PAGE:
“Little Theatre” is convincing in its aberrant detail, but the work hasn’t fully made the leap from stage memoir to autonomous drama. A clear dramatic throughline has difficulty emerging from the mound of memories. Plot and character at times seem to be in the service of history rather than of art. Sharper theatrical delineation might have given the play greater resonance.
But as a slice of L.A. cultural history, “Little Theatre” is invaluable. The play, under the clear direction of Lisa James, captures both the era and the subculture. The preoccupation of the characters with print media indicates the distance from the present. Anxious references to former L.A. Times theater critics abound. And when the theater’s dirty laundry is aired in an L.A. Weekly cover story (“The Prisoner of El Centro Avenue,” written by the one and only Steven Mikulan), the end is near.
I wasn’t in Los Angeles when the Cast Theatre was in operation, but Tanner’s play evoked for me a vivid sense of the period. As did John Iacovelli’s set, which on one end lays out the theater’s administrative office in all its shabby clutter and on the other the domestic lair of Monica, whose true home is her shoestring nonprofit venue.
The play deftly reveals the double reality of the 99-seat theater scene. This world unto its own offers an accessible playground for strays with boisterous imagination but provides no economic stability, even when critical success is achieved.
Monica, Danny and James are toiling in the shadow of the entertainment industry — relative paupers who can’t help wondering if they’ll ever be invited to the nearby banquet. They justify their unremunerative paths by an idea of art as ultimate redemption. No theatrical hit is going to fill up the holes inside them, never mind their bank accounts. But their scrappy work creates something of value that wasn’t there before.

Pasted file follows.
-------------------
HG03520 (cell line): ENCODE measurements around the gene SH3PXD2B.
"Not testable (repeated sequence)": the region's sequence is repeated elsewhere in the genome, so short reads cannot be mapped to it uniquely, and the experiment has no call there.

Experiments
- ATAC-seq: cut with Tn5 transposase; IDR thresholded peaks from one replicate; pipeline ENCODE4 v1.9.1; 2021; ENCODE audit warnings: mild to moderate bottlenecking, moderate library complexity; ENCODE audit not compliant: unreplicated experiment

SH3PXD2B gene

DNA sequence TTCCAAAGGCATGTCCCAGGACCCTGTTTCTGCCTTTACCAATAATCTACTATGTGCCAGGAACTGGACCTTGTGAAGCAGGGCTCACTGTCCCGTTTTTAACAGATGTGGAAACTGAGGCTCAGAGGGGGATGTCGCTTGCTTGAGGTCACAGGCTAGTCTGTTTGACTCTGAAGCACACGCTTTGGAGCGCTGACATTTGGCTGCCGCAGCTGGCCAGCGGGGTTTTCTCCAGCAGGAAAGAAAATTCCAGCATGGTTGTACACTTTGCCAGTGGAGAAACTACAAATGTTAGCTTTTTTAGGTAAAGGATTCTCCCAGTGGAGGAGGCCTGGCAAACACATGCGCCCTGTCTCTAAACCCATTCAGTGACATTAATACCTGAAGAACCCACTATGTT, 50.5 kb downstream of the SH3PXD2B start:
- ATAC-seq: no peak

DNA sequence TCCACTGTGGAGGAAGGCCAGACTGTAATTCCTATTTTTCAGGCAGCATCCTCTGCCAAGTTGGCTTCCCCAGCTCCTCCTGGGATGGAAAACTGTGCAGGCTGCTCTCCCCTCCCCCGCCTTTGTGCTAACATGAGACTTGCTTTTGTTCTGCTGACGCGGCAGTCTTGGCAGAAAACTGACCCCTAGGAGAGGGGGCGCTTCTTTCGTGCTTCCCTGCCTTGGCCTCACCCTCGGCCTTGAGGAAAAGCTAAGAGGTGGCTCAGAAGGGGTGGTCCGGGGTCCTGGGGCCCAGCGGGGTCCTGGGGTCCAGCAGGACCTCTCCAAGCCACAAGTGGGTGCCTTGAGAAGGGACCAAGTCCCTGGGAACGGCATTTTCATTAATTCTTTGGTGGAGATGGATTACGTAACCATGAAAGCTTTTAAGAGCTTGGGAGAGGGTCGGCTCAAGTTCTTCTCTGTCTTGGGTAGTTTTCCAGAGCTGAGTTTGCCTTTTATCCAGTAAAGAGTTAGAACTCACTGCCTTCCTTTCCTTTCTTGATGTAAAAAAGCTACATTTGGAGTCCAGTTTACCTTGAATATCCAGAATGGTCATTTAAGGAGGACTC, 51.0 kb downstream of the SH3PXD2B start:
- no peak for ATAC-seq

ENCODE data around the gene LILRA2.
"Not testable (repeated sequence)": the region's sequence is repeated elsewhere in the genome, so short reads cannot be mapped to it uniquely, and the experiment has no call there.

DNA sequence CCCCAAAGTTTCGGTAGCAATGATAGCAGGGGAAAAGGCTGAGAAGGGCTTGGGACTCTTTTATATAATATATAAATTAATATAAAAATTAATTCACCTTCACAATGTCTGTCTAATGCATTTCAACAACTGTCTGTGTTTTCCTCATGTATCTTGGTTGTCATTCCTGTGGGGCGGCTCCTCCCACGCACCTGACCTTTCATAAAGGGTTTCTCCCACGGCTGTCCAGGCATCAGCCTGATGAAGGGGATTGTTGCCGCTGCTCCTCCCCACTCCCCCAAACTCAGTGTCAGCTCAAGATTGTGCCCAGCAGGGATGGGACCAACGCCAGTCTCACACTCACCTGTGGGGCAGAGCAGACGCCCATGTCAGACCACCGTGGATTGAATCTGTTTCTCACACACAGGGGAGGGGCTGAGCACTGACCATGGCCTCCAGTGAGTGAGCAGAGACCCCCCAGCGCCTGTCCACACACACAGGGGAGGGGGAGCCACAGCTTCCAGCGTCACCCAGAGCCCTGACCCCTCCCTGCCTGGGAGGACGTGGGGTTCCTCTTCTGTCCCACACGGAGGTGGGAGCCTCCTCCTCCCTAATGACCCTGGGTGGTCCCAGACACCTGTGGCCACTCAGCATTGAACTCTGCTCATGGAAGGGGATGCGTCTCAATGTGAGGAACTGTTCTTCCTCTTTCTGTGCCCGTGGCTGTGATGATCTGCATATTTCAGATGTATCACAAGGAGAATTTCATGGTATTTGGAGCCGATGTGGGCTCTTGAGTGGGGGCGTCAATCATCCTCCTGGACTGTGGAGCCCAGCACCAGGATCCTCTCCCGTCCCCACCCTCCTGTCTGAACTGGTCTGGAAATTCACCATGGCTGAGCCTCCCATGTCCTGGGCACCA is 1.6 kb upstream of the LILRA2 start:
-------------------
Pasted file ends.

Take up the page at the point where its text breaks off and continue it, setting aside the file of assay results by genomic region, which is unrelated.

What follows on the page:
Brophy is so natural he seems to be living in Danny’s slightly smelly clothes. Don’t let the gruff, straight, sloppy normality fool you: Danny is perhaps the most sensitive oddball in the room.
Grant honors both James’ interior brokenness and his resilience. The protagonist’s recollections are hardly neutral. But a somber note of regret in Grant’s portrayal suggests that the story is more emotionally complicated than it seems and that there’s plenty of guilt to go around.
As Monica, the intrepidly impish O’Hara is an almost sacred monster. The role is large and lines were occasionally fumbled at the opening-night performance. But her performance allows us to see how a toxic personality can sometimes be, for a limited time and under rarefied circumstances, life-enhancing.
How close Monica is to her real-life model is for people who knew Gibson to judge. My only experience of Gibson, who died in 2014, was through her idiosyncratic house management style at the Fountain Theatre, where she chattily escorted theatergoers to their seats in a manner that was the opposite of efficient.
Thankfully, L.A.’s 99-seat theaters still provide a refuge for eccentric theater types, whose careers have often been launched from their welcoming stages. It is heartening that Rogue Machine, which this year has had the strongest theater season of any other local company, large or small, remains a home for an artistic survivor like Tanner.
“Little Theatre” may not be perfect, but perfection isn’t the point. The truth embodied in this play is of the kind that you could never experience anywhere outside of a tiny theatrical venue, where small stakes allow for surprising confidences.
Where: Rogue Machine at Matrix Theatre, 7657 Melrose Ave., L.A.
When: 8 p.m. Wednesdays-Saturdays, 3 p.m. Sundays. (Check for exceptions.) Ends Jan. 8
Tickets: Starts at $25
Contact: (855) 585-5185 or roguemachinetheatre.net
Running time: 2 hours, including one intermission.
It's a date
Get our L.A. Goes Out newsletter, with the week's best events, to help you explore and experience our city.
You may occasionally receive promotional content from the Los Angeles Times.